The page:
Now, Liz, you were taking us, in the first segment, through a list of nine ways that you recommend graduate students follow to jump-start a career while they’re still in graduate school, and number five on your list, as I mentioned before the break, it’s one of my favorites, it’s to use the university job search database. Tell us more about this.
Absolutely, I think a lot of times students, especially grad students, they don’t take advantage of a lot of the resources available to them, and one great resource for many of the universities that they offer are the job search databases. These are typically exclusively available to university students or college students. And employers are recruiting and they typically focus on the career centers because they want recent grads, and I think a lot of times students don’t believe that but it’s true. Employers, they want to recruit recent grads, they want to recruit from campuses, so they rely on these job search engines that are specifically for university students.
I’ll give you an example, at UYC we use Handshake, and we just acquired this tool and it’s fabulous. I love it because students not only get to connect with employers, they also get to connect with other students and employers are also doing a lot of panels and virtual job fairs. So, there are a lot of benefits to using the university job search database and I feel that a lot of students don’t tap into that resource. So, definitely take advantage of that or ask your career center to see what that looks like, and I’m also going to plug in that a lot of times these tools are also available to alumni, so something to consider and also to find out.
I’m glad that you made that point about employers often advertising just on a particular university’s job board because we run a job board at Mac’s List and that certainly has been our experience, that you’ll see jobs in university job search databases that you might not see on many other sites or perhaps only on that site, so while you can’t rely on job boards alone, it is a valuable resource.
Number six on your list is to, you recommend that people build experience with an internship. Why are internships so important, especially for graduate students?
Yes, it’s definitely an opportunity to work in…it’s more commitment -ocused, rather than, you know, volunteer work is great, and I encourage it but if there’s an opportunity to actually do an internship that allows someone to actually work longer with an employer, really build, again, that skillset, gain that experience, get hands-on experience to what it would be like to maybe work in that organization, and I would say that a lot of times when students have internships and they impress an employer, I have seen employers create positions for someone because they have already trained them in the work and they were impressed with their performance or they may have opportunities for other positions within the organization and they are referred to maybe colleagues within the company because they have experienced working with them.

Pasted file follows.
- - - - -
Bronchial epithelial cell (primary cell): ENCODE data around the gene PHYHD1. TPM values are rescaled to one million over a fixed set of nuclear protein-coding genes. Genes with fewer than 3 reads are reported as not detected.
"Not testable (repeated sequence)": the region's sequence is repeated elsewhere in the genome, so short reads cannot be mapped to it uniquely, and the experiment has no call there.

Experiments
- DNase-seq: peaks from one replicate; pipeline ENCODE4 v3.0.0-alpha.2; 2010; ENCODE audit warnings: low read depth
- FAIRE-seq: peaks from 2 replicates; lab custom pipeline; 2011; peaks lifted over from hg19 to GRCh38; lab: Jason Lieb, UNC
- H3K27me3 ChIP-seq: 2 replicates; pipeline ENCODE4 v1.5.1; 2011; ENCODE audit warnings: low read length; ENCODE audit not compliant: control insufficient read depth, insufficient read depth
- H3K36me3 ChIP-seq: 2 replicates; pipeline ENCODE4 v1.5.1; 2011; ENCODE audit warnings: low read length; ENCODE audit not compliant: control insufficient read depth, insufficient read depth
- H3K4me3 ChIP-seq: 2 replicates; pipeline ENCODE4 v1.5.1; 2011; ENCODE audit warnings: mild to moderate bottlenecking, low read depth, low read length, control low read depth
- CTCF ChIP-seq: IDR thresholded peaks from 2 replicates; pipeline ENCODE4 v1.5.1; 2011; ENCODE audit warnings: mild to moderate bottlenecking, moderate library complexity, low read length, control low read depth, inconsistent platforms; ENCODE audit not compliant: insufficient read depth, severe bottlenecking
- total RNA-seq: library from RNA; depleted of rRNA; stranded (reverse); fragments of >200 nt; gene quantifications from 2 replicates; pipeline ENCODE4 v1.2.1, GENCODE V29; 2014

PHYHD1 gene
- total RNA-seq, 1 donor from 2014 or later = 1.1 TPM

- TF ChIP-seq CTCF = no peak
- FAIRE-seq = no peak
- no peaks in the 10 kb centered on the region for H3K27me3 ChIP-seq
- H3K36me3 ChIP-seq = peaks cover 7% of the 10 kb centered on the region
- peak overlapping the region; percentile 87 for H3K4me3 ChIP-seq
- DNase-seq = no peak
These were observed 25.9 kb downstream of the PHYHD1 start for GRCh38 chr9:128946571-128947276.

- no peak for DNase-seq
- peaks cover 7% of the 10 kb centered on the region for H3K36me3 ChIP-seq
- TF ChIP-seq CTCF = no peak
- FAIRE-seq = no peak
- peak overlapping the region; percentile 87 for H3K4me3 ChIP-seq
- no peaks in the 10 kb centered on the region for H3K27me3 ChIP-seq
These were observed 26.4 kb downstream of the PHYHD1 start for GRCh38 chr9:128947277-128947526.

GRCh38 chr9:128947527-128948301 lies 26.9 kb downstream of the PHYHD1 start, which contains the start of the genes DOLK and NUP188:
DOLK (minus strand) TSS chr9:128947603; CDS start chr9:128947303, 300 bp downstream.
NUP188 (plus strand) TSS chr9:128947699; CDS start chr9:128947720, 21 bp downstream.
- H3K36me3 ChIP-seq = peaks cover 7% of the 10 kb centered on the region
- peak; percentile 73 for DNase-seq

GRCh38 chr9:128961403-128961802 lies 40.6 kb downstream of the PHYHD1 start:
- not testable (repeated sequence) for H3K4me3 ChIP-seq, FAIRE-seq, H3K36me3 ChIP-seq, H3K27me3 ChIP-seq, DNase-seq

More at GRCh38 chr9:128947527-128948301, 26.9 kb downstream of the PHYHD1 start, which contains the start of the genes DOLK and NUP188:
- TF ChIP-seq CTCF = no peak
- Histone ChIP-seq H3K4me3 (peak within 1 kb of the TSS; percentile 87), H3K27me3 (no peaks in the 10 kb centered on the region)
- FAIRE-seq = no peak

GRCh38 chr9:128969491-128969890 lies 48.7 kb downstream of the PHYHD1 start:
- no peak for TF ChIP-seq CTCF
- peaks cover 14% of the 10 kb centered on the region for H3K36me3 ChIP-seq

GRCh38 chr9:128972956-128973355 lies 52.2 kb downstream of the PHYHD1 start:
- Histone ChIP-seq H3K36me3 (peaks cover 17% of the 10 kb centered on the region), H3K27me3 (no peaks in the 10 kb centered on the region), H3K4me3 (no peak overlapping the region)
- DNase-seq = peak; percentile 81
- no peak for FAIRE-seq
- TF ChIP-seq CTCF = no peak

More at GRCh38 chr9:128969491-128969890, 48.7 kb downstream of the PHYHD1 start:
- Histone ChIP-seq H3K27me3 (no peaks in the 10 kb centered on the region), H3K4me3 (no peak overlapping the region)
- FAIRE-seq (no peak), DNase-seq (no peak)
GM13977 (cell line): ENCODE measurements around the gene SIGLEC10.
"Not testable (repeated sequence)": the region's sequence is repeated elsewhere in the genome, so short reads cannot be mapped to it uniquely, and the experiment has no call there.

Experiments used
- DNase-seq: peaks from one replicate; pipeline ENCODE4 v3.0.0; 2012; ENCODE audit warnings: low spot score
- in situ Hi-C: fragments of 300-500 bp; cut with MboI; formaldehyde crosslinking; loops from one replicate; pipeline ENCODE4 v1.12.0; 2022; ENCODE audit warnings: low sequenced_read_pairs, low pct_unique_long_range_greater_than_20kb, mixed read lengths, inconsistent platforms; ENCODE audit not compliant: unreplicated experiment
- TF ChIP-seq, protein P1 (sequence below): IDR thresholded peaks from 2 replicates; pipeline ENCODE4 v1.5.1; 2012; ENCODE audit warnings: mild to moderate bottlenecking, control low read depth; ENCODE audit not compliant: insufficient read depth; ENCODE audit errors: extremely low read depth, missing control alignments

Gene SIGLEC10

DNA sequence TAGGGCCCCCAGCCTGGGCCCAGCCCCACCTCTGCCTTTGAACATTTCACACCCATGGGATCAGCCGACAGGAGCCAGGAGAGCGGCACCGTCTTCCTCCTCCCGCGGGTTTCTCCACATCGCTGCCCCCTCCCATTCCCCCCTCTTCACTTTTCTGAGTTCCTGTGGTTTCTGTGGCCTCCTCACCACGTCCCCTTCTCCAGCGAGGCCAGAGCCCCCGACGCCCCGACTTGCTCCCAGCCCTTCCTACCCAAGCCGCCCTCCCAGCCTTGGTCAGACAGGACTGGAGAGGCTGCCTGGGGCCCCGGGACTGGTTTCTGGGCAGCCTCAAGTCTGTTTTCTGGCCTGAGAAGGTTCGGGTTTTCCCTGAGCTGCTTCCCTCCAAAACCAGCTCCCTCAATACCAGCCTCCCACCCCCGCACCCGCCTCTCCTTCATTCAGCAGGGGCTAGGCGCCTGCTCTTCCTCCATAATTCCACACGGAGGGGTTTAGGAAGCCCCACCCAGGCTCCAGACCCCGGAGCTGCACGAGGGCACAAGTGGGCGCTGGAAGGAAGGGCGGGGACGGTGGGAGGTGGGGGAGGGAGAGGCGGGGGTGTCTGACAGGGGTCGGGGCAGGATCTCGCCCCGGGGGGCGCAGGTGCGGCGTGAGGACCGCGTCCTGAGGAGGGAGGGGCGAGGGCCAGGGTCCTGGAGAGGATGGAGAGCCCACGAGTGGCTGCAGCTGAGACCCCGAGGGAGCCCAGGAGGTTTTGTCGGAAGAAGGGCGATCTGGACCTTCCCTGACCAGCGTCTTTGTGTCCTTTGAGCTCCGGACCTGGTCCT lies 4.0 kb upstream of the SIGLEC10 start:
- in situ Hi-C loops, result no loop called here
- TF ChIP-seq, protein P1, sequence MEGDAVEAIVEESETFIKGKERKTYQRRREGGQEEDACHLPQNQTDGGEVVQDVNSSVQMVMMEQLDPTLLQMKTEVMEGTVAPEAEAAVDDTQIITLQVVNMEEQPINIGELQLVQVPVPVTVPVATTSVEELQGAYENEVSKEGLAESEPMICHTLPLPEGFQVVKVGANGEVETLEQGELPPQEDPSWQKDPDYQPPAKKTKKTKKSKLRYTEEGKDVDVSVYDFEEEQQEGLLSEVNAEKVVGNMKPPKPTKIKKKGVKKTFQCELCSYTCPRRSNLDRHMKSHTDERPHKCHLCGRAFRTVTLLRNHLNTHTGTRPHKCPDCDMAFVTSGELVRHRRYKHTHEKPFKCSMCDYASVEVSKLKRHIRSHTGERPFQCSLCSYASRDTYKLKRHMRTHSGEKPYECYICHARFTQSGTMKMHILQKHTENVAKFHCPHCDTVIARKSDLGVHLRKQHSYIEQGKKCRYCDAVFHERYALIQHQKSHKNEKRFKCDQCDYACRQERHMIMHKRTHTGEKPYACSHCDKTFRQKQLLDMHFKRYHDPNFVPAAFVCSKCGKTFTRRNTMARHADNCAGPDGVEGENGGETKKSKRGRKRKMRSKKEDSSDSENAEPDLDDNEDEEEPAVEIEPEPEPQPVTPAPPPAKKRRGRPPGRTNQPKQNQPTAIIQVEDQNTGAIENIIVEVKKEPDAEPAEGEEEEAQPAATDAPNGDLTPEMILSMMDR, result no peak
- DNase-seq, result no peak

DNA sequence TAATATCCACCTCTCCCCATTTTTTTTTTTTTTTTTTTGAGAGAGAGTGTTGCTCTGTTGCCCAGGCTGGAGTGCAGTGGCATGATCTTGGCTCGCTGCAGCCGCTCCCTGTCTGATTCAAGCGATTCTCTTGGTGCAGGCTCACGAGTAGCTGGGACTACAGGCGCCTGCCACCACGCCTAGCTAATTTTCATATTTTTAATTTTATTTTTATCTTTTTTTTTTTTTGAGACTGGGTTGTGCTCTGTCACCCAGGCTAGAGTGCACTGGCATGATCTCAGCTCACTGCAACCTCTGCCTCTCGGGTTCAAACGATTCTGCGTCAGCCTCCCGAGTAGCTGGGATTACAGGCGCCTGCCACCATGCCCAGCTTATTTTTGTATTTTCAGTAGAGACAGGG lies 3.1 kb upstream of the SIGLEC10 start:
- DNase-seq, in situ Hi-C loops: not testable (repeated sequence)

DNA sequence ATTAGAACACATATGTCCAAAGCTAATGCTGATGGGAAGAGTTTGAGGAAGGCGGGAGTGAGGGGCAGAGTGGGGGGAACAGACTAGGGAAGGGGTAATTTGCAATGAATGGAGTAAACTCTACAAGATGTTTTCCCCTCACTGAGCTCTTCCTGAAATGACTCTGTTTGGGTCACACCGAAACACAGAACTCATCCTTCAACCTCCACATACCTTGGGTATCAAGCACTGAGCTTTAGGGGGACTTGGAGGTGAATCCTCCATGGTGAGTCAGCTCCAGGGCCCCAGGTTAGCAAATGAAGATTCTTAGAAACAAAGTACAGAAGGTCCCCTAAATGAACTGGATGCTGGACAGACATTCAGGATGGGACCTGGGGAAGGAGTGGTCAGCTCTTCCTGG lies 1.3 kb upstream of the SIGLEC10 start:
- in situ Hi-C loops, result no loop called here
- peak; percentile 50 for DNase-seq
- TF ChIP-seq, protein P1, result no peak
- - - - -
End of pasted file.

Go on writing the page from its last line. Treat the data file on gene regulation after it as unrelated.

Internships can really be valuable while you are in grad school because that can be a great place to start when you are on the job hunt. And another thing that I wanted to mention is that a lot of graduate programs already have some sort of internship or preceptorship component to the program, and I always told my students this, because many of my students were required to do an internship, “Don’t undervalue it and don’t think of it as, ‘Oh, this is just another thing I have to get done and I just need to finish grad school.’ Maximize that experience, leverage that network.”
You have access to these professionals and cultivating that builds relationships, adding them to your LinkedIn network, because that can really come in handy when you are ready for your job hunt. So, be intentional and strategic about that internship experience, for sure.
Do you recommend graduate students consider doing more than one internship?
Well, yes, the more the better. I would say, I also want to be mindful that, depending on people’s situation, right? So, some people may be going to grad school and working full-time, or they may have a full course load, and of course, you want to be realistic in your time and managing your time but if you are in a situation where you can do multiple internships, absolutely, that’s definitely going to add more value, you have more experiences to include on your resume, to talk about during a job interview, and it expands your network in various areas.